2019 Personal Injury Reforms - What Will They Mean For You?
Controversial personal injury reforms which significantly restrict a person’s access to justice following a road traffic accident are set to be implemented in April 2019, according to the Ministry of Justice. This is despite public money being spent on a Commons review committee, which critics have pointed out is largely unnecessary if the reforms have already been announced as going through. However, it is important that the public should be made fully aware of the changes given the longstanding and fundamental legal rights that the reforms are set to take away.
What are the personal injury reforms?
The reforms come in the shape of the Civil Liability Bill, which is mainly looking at low value personal injury claims (particularly whiplash claims), and will raise the small claims limit to £5,000, and for all other claims to £2,000. This effectively means that no legal costs will be recoverable for these claims and hence injured claimants will most likely be forced to proceed with claims without legal representation, or be put off pursuing justice altogether. A tariff system will also be introduced, aimed at decreasing the level of damages that are paid out.
In essence, the proposed changes will effectively remove a person’s right to seek legal representation following a road traffic injury, amidst the widespread belief that the reforms are motivated largely by the insurance industry. There is also doubt as to whether the promised reduction in insurance premiums (promised as a result of the changes) will actually come to fruition. This has prompted concerns from the legal sector and the general public as to the motives for the changes and what the potential future consequences.
Misgivings over the proposed personal injury reforms
Misgivings over the proposed reforms are numerous, not least that they are effectively pressuring people into representing themselves in any legal action relating to a road traffic accident. It is also believed that if the Government can be pressurised into making these changes by the insurance industry, then a dangerous precedent will be set. Another factor in the background, adding to the sense of unease and suspicion, is that ministers have suggested that further reforms will be implemented. These will undoubtedly again affect individuals seeking legal representation, especially in the areas of injuries at work and public liability claims.
The insurance industry has promised that premiums will be reduced by around £35- but there is doubt over the legitimacy of these claims. Several reforms implemented in the past have involved similar promises, but the proposed benefits have not materialised. There are also suggestions that the reforms may well be unworkable in practice, with the Law Society claiming that 76% of doctors have said they would not accept instructions from an injured person representing themselves and who did not have a solicitor.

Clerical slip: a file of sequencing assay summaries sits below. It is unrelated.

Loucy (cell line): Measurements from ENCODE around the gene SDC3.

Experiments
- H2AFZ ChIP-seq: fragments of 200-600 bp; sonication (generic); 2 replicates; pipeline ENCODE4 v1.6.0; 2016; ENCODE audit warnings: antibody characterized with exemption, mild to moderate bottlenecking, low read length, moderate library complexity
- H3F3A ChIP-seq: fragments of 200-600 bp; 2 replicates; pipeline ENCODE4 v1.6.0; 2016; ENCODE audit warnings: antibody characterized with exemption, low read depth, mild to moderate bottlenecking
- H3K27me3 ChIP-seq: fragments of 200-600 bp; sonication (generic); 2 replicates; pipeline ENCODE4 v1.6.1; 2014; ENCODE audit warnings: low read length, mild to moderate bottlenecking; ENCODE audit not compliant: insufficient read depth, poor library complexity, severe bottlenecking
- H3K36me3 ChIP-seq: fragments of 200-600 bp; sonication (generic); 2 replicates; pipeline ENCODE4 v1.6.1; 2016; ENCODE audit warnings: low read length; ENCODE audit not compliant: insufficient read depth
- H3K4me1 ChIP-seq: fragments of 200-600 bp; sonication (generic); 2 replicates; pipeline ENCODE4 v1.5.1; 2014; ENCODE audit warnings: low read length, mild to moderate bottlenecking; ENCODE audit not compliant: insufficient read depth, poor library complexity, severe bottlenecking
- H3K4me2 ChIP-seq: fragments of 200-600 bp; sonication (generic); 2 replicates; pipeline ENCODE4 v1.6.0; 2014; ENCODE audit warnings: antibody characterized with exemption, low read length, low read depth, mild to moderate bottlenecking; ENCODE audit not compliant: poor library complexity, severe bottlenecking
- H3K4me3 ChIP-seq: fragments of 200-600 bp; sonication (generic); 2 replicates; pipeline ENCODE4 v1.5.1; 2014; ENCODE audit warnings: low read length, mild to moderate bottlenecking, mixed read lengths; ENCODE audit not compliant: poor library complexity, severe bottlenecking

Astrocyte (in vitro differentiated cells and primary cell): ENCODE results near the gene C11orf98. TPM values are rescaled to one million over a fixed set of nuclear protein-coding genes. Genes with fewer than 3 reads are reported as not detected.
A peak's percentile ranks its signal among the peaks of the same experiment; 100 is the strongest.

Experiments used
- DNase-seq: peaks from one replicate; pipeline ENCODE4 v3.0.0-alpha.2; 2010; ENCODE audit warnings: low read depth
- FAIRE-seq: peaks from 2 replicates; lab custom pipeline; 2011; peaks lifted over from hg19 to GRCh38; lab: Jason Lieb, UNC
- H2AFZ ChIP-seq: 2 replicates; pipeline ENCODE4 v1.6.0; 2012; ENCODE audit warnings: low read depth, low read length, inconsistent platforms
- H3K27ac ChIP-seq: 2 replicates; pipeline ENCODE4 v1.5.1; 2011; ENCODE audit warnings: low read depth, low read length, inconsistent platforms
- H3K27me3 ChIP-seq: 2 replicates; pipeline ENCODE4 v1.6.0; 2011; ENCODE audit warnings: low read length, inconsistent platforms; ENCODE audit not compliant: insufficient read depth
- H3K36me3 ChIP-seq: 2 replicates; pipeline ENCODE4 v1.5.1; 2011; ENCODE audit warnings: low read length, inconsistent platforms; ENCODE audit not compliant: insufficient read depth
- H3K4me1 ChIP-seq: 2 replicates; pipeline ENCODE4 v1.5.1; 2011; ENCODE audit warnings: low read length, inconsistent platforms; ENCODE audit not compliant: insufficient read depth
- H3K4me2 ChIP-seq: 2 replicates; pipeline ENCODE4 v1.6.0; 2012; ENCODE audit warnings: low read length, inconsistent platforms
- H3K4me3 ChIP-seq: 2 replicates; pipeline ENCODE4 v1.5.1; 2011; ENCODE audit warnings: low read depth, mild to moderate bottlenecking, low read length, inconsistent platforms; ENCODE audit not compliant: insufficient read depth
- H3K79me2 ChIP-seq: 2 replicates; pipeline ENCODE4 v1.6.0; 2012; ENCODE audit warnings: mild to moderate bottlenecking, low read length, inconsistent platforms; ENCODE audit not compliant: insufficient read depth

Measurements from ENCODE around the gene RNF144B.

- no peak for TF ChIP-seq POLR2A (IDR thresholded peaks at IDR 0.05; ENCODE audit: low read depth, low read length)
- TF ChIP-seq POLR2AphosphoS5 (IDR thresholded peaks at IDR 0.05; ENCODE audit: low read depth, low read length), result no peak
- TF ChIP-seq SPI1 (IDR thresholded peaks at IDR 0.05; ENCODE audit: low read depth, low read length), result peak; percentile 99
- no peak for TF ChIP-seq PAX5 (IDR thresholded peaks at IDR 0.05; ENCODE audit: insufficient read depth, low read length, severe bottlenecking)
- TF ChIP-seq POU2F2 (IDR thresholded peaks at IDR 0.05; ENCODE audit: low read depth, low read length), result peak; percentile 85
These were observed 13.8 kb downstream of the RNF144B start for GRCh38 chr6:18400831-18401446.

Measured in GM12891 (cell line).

Reducing fraudulent and dishonest personal injury claims
In theory, the chief motivation for the insurance industry wanting to implement these reforms is to crack down on fraudulent and dishonest claims. The legal sector has argued that there is already a framework of consequences in place aimed at cracking down on these, and hence people making genuine claims are being unfairly affected- purely to benefit the insurance industry.
The Ministry of Justice claims that £32 million will be saved by the insurance industry as a net effect of supposedly fraudulent personal injury claims not being pursued. There is however, a clear danger that these reforms will also prevent genuine claims being made. Additionally, these changes take place against a backdrop of a steady decline in whiplash claims being made since the Jackson reforms of April 2013. The Ministry of Justice also claims that £49million of income has been lost by legal firms already suffering from a decline in personal injury claims. Inevitably this figure will now rise significantly, with legal firms seeing a natural wastage of legal expertise in this area and having to diversify their operations to find new revenue streams and remain viable.
Personal injury discount rate obstructing access to justice
Another controversial aspect of the personal injury reforms is a change to how the discount rate is calculated. This is the rate used to reflect the return a claimant should expect upon investing their compensation lump sum payout. This was changed from 2.5% to – 0.75% in March 2017, and further changes are proposed on the back of a Ministry of Justice suggestion that many claimants aren’t investing their compensation payouts. It is also felt that claimants would now have to invest more aggressively to ensure the inflationary rises in care packages can be covered, and hence their ongoing basic needs are met for life; the basic requirement of a payment of damages following a road traffic injury.
Again it is felt this aspect of the reforms is being implemented purely to placate the insurance industry, who have had to pay additional sums to injured claimants since the rate was reduced. This adds further fuel to the overall belief that innocent and honest claimants are being obstructed from an access to justice and a basic legal right.
For more information on what the 2019 personal injury reforms might mean for you, please contact our Head of Personal Injury Gareth Naylor.« Go backContact us »